The Utah Supreme Court has called-out a lawyer who repeatedly violated court orderson a several motions in limine.
In Barrientos v. Jones, 2012 UT 33 (June 8, 2012), the trial court granted several motions in limine and held that certain alleged conduct or speculation about the conduct of the decedent and others was not admissible at trial because it was either irrelevant or unfairly prejudicial. Notwithstanding these orders, Ms. Heather S. White, an attorney for one of the defendants, repeatedly asked questions regarding the forbidden topics.
The repeated violations of the orders on the motions in limine lead to this statement by the Utah Supreme Court:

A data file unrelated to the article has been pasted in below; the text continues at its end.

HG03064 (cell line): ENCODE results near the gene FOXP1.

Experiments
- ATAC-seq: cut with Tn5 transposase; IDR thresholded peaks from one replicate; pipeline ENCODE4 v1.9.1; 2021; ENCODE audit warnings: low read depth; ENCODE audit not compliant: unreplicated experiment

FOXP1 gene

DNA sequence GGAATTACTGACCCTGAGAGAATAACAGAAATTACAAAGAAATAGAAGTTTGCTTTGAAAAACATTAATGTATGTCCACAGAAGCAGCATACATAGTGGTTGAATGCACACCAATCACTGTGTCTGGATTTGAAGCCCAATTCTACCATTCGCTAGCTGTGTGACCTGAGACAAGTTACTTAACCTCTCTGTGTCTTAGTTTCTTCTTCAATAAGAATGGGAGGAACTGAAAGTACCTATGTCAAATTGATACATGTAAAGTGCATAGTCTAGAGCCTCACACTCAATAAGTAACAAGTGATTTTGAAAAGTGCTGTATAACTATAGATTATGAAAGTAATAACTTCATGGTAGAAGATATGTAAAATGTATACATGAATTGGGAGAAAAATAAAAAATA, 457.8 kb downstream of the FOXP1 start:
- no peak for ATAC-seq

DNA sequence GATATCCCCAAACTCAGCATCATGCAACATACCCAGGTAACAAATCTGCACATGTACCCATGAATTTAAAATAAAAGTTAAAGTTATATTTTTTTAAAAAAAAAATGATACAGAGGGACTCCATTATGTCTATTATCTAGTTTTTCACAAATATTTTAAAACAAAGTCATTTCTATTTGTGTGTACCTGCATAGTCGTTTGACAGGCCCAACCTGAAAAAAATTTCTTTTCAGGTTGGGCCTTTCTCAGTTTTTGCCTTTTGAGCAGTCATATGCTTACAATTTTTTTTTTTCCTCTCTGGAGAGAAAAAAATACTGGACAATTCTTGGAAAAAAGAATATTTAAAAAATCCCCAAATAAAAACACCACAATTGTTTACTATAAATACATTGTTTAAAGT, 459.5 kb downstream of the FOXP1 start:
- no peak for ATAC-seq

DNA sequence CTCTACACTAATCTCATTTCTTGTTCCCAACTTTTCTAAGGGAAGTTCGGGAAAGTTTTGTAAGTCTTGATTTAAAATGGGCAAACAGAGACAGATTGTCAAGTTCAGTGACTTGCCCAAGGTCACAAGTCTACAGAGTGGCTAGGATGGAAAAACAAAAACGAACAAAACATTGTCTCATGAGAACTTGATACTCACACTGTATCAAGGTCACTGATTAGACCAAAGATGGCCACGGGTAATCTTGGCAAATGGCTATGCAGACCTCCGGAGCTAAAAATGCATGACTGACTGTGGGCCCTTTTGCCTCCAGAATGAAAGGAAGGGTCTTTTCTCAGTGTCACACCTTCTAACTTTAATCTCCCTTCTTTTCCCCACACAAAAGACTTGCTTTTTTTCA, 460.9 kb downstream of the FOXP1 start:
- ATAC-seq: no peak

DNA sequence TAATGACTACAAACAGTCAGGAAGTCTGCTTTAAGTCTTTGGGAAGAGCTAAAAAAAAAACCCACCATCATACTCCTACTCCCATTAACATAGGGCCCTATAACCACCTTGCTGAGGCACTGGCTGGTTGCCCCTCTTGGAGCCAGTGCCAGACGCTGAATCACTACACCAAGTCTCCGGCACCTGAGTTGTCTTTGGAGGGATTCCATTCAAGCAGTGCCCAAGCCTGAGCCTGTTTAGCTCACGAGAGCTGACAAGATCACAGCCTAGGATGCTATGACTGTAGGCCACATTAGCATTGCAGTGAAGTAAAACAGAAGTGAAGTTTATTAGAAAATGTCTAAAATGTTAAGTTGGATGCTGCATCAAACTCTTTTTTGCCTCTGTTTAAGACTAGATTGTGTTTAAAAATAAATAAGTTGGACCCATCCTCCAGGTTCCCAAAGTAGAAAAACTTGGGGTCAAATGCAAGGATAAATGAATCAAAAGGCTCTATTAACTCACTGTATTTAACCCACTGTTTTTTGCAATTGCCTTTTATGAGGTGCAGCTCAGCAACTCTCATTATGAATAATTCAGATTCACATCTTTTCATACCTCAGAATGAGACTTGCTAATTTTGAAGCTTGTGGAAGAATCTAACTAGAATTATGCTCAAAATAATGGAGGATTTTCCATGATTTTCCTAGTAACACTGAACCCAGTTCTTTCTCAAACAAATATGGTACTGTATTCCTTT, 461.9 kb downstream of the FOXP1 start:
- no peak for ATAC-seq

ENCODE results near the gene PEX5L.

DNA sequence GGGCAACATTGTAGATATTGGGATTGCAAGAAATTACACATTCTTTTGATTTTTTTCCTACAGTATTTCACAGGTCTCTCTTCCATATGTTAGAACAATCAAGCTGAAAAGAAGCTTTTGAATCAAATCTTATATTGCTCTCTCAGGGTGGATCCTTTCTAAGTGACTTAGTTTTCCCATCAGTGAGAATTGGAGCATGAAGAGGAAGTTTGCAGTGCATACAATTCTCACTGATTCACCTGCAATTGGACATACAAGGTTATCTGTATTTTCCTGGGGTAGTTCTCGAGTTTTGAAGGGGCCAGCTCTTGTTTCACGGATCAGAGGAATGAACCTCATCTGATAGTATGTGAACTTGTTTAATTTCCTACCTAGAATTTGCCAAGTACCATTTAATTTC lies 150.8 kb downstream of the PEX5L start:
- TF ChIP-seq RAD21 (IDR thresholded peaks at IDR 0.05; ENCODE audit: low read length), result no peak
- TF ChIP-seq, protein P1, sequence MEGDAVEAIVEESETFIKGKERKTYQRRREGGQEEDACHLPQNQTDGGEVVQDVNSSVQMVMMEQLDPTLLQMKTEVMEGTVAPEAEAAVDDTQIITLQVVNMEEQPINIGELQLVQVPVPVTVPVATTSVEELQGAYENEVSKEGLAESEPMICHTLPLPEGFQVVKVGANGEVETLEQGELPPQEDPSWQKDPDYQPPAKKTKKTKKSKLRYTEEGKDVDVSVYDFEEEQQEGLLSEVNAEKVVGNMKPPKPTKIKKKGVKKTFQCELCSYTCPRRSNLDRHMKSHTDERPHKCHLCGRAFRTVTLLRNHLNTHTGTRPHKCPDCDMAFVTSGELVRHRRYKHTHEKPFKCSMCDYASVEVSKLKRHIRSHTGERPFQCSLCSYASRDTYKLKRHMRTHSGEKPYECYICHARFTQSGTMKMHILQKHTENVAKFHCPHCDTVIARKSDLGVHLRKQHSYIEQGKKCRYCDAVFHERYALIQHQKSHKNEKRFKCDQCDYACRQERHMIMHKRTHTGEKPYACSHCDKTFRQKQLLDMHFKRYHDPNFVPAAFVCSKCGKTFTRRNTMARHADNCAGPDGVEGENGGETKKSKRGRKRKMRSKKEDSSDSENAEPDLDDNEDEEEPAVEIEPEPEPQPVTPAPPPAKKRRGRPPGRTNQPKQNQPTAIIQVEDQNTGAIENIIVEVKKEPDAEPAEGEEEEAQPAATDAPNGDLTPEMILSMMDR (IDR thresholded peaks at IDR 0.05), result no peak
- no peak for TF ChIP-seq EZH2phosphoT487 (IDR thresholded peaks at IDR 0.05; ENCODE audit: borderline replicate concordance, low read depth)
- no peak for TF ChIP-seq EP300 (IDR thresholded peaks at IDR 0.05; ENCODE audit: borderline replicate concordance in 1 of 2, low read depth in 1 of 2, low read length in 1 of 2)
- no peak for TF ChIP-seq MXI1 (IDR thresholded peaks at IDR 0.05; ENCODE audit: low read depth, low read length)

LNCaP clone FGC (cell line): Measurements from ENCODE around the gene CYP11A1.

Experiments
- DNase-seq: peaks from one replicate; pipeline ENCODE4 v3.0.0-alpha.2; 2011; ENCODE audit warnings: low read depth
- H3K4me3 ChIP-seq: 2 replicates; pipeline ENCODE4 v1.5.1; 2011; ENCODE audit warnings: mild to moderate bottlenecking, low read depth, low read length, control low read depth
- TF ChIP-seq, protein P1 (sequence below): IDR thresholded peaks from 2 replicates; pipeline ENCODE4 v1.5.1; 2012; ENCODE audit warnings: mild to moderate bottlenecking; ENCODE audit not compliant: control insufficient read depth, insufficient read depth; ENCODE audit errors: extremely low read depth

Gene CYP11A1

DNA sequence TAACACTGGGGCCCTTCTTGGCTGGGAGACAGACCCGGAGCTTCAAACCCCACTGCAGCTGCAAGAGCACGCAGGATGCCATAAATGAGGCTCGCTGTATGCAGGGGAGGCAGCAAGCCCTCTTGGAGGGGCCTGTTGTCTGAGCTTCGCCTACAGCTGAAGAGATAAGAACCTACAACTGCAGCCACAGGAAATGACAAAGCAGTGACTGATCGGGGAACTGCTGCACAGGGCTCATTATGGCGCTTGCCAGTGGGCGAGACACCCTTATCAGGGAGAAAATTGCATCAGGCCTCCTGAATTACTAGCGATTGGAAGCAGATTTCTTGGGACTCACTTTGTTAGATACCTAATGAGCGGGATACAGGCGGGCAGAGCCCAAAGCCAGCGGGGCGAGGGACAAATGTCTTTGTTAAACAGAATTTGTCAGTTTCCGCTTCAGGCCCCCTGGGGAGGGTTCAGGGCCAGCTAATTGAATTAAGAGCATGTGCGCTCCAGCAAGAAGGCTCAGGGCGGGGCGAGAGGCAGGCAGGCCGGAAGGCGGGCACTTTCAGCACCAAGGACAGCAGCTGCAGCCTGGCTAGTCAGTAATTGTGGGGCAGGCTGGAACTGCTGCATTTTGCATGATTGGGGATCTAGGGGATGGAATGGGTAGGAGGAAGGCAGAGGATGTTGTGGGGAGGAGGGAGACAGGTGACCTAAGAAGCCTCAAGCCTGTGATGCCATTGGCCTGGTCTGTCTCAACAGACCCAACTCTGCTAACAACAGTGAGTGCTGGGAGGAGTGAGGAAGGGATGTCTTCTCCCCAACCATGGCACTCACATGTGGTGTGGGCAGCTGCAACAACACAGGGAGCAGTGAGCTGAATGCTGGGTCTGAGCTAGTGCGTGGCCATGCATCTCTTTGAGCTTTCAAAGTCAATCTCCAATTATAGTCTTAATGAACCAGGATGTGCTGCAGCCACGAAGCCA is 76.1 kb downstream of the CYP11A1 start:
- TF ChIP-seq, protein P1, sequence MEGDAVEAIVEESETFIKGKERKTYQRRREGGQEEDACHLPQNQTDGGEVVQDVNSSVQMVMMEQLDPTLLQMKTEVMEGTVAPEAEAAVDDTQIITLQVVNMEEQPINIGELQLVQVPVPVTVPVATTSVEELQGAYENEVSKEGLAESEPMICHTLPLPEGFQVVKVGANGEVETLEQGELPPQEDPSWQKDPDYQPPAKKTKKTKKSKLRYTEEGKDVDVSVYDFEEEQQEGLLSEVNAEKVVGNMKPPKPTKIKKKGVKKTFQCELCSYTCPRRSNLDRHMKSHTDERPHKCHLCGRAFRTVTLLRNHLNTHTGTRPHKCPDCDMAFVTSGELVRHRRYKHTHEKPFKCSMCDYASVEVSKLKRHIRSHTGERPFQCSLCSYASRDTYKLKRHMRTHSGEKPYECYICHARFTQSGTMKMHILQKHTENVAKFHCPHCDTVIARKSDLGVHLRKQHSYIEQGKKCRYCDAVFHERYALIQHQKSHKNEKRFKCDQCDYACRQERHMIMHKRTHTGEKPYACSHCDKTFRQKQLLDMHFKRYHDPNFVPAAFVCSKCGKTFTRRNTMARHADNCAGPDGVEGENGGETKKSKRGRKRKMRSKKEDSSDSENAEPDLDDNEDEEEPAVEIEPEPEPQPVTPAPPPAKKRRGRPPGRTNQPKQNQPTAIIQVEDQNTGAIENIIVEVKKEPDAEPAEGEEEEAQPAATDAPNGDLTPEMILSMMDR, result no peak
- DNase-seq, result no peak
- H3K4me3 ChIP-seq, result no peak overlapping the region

The conduct of Ogden City’s counsel, Ms. White, was indefensible. Her questioning of Theresa reveals that Ms. White surrendered, without resistance, to the impulse to win her case by bludgeoning the character of the dead. She pursued this course of action undeterred by court orders that unequivocally forbade her chosen course of action. We condemn Ms. White’s conduct. We admonish her during the retrial of this case to exercise hyper-vigilance in the cause of scrupulously avoiding improper questioning. We are also moved to take note of the false refuge Ms. White might seek by invoking the trial court’s statement that “Plaintiff’s counsel similarly violated a pretrial order when he asked questions concerning the reasons for Officer Jones’s termination.” We have independently reviewed the record on this point. What stands out about Plaintiff’s counsel’s transgression is that it was a one-time event. By contrast, Ms. White was relentless in her pursuit of evidence of bad character.